Defendant testified that Ms. Fitzgerald and the drug treatment center counselor told her she had complied with the program requirements and had completed her requirements. She also said she still lived in the same Jefferson County apartment she was living in when she entered her plea and participated in the diversion program.
The diversion officer testified that she had had no contact with defendant or knowledge of her case, but that she recognized the drug treatment center report. She said it indicated defendant had not successfully completed treatment.
The court expressed considerable dissatisfaction with the circumstances and urged the parties to seek a mutually agreeable resolution. The parties were not able to do so. After hearing evidence, the court found by a preponderance of the evidence that defendant had violated the conditions of the deferment. The court said that, having found that defendant violated the conditions, it had no discretion and was required to revoke defendant's deferment. The court then entered judgment, sentenced defendant to three days in jail, credited her for three days already served, and closed the case.
Defendant contends the prosecution abandoned its motion for entry of judgment of conviction because it did not act on the motion for more than six years. We agree.
Whether a moving party has abandoned his or her claim for relief is determined as a matter of law. Mamula v. People, 847 P.2d 1135, 1137 (Colo.1993). To the extent a defendant challenges the trial court's jurisdiction, that too raises a question of law, which we review de novo. People v. Efferson, 122 P.3d 1038, 1040 (Colo .App.2005).
When the defendant is voluntarily absent from the jurisdiction or is imprisoned on another offense, the time that passes after the prosecution files a timely application for revocation and an arrest warrant is issued is not counted against the prosecution. People v. Peretsky, 44 Colo.App. 270, 272, 616 P.2d 170, 172 (1980). The prosecution has not identified any other circumstances in which resolution of an application may be delayed.
In People v. Simonds, 113 P.3d 762, 764–65 (Colo.2005), the supreme court said that charges underlying a deferred judgment cannot be dismissed in response to a prosecution's application to revoke the deferred judgment until the application “is deemed abandoned ” or the court determines that no breach occurred. Simonds, 113 P.3d at 764 (emphasis added). The court explained that an application could be deemed abandoned if the prosecution did not make “reasonable efforts to obtain an expeditious ruling” on the application “within a reasonable time.” Id. at 765.
B. Analysis and Conclusions
Although the motion and warrant were timely, there is no indication that the warrant was returned to the court with information about efforts to serve the warrant, and whether those efforts were successful. The prosecution's motion for revocation asked only that the court revoke the deferred judgment; it did not ask that the court set the matter for hearing. Thus, although the motion was mailed to defendant's counsel of record, it did not indicate that any action or appearance was required. Nor does the record show that the prosecution tried to set the matter for hearing within a reasonable time thereafter. The prosecution does not allege, and the record does not suggest, that defendant was voluntarily absent from the jurisdiction or that defendant was imprisoned on another offense. Instead, it is undisputed that defendant lived at the same Jefferson County address of record throughout proceedings in this case.
Had the prosecution given defendant or her counsel notice of a hearing, regardless of whether defendant or her counsel appeared, the court could then have reviewed the prosecution's efforts to notify and arrest defendant and determined whether to continue the matter or conduct the hearing. Instead, there is no indication that the prosecution checked on the status of the arrest warrant or took any other action to move the matter forward before defendant was arrested at her place of employment on May 22, 2008. Only then did the People notify defendant that a hearing would be conducted more than six years after the term of the deferment had expired.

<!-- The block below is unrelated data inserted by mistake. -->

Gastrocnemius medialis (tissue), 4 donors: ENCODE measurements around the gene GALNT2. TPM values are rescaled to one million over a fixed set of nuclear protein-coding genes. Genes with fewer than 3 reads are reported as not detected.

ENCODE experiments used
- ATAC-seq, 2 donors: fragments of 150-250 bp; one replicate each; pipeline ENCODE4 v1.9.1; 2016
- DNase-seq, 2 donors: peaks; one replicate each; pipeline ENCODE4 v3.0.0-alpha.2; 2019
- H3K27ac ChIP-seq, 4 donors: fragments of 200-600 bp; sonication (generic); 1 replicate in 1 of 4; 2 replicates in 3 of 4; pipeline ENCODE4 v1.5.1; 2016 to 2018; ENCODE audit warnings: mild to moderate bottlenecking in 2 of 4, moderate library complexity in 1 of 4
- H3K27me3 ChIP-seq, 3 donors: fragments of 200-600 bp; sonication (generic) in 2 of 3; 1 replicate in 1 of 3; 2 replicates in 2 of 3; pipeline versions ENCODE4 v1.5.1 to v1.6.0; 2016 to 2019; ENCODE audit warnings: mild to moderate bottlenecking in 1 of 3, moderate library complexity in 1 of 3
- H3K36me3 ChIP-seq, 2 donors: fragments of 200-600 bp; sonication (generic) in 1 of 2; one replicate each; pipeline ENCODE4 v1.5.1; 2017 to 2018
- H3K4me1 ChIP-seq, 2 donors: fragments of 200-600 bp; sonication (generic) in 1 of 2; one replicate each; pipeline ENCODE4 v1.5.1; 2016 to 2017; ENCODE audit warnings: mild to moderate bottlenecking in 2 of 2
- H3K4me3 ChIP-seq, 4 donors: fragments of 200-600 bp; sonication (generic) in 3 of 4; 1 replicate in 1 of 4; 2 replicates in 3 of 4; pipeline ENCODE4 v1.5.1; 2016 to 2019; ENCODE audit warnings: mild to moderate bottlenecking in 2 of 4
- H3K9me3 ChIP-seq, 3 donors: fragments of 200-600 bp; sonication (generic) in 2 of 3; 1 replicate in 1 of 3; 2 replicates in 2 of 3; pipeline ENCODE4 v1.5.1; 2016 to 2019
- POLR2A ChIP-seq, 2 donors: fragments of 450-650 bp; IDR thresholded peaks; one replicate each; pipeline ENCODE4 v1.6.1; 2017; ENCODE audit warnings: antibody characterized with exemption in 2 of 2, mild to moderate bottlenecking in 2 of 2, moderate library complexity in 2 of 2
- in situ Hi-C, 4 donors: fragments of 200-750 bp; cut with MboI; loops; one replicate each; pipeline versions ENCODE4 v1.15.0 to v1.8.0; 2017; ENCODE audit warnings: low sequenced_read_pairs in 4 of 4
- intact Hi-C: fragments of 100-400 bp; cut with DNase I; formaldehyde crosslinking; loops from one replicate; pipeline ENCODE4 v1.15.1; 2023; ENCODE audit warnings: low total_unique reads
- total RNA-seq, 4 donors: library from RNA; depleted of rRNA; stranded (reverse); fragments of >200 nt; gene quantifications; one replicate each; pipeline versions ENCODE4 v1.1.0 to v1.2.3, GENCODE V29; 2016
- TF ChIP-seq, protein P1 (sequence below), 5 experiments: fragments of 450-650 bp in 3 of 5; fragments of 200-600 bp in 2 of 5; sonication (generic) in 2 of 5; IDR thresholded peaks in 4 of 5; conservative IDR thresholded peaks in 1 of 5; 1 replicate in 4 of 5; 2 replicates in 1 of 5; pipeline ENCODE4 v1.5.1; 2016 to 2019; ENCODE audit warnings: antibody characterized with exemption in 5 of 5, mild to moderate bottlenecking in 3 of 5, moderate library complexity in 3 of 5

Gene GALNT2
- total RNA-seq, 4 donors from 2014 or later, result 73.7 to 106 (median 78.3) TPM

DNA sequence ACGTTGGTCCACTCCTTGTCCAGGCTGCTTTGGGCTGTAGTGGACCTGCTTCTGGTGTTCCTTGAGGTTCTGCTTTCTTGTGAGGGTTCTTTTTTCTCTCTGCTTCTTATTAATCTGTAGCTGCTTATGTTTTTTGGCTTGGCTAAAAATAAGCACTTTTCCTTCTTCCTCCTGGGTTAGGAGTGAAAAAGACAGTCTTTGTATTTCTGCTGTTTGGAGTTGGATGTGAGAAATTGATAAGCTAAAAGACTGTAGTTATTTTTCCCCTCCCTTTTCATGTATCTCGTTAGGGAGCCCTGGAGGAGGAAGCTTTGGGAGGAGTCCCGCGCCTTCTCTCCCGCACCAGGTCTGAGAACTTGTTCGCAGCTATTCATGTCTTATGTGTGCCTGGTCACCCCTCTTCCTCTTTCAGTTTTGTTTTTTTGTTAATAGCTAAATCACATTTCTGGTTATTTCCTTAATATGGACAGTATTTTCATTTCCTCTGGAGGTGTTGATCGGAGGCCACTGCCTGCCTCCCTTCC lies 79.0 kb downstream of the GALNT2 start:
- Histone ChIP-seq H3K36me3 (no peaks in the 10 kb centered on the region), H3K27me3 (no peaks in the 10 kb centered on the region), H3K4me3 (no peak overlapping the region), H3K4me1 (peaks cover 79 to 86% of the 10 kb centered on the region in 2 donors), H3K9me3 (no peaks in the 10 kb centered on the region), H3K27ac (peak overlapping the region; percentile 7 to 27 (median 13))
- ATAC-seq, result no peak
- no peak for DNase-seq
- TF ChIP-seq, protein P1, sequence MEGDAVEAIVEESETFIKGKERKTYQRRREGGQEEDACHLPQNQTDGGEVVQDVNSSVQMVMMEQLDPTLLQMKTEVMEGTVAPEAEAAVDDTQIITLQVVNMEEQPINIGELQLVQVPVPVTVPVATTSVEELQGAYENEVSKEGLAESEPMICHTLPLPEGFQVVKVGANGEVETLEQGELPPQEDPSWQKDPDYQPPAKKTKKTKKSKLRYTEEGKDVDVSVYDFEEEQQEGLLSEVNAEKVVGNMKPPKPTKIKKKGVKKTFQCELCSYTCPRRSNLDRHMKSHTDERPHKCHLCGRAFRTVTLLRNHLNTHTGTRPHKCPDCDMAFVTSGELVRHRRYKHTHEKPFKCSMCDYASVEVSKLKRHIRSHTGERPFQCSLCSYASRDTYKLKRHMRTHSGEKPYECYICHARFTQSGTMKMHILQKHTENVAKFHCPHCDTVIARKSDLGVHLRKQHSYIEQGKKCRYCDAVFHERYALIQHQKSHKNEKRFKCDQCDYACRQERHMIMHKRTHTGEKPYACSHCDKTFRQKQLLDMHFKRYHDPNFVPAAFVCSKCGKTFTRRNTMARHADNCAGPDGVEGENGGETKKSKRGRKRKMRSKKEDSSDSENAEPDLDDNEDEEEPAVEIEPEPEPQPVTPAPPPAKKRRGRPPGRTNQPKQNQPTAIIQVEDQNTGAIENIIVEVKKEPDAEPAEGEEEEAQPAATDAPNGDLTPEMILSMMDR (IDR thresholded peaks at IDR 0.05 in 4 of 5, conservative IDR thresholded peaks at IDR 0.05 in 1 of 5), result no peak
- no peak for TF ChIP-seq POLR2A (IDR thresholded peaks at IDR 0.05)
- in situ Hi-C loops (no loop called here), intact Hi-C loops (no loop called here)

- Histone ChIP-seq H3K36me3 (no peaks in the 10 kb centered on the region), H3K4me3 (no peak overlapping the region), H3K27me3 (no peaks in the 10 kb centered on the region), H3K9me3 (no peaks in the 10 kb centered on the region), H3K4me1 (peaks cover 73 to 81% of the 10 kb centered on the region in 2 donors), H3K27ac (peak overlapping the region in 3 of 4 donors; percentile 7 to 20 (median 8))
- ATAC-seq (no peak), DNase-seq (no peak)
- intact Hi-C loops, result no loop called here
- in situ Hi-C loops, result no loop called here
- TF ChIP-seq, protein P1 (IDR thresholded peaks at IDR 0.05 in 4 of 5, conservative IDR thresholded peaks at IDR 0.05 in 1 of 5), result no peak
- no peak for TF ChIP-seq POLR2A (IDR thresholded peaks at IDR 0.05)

There is no evidence that defendant appeared on May 8, 2002, the return date on the deferment. However, there is also no evidence that the court or the prosecution called the case on that date. We have considered the fact that the court reviewed the matter and conducted hearings in June 2005 and February 2007. However, even assuming the prosecution requested the June 2005 hearing, it was conducted more than three years after the prosecution filed its motion for revocation, and, apparently without notice to defendant or her counsel of record. The potential for the prosecution's lack of diligence to unfairly prejudice a defendant is demonstrated here by the destruction of the file and the absence of the drug treatment counselor.
Applying the language of Simonds, we conclude that the prosecution did not make reasonable efforts to obtain an expeditious ruling on its motion. Indeed, there is no indication that the prosecution made any efforts for at least three years, and, perhaps, as many as six years, after it filed the motion and obtained the arrest warrant. This is particularly troubling where nothing in the record disputes defendant's testimony that she had lived in the same apartment from the date she pled guilty until she was arrested. We, therefore, deem the prosecution's application for revocation to have been abandoned before defendant was arrested in May 2008.
In light of our resolution of this issue, we need not address defendant's other claims of error. People v. Hernandez, 224 P.3d 343, 348 (Colo.App.2009) (cert. granted Feb. 22, 2010).
Accordingly, the judgment of conviction and sentence are vacated, and the case is remanded to the district court with directions to amend the mittimus accordingly.
Opinion by Judge CARPARELLI.
Judge TAUBMAN and Judge GABRIEL concur.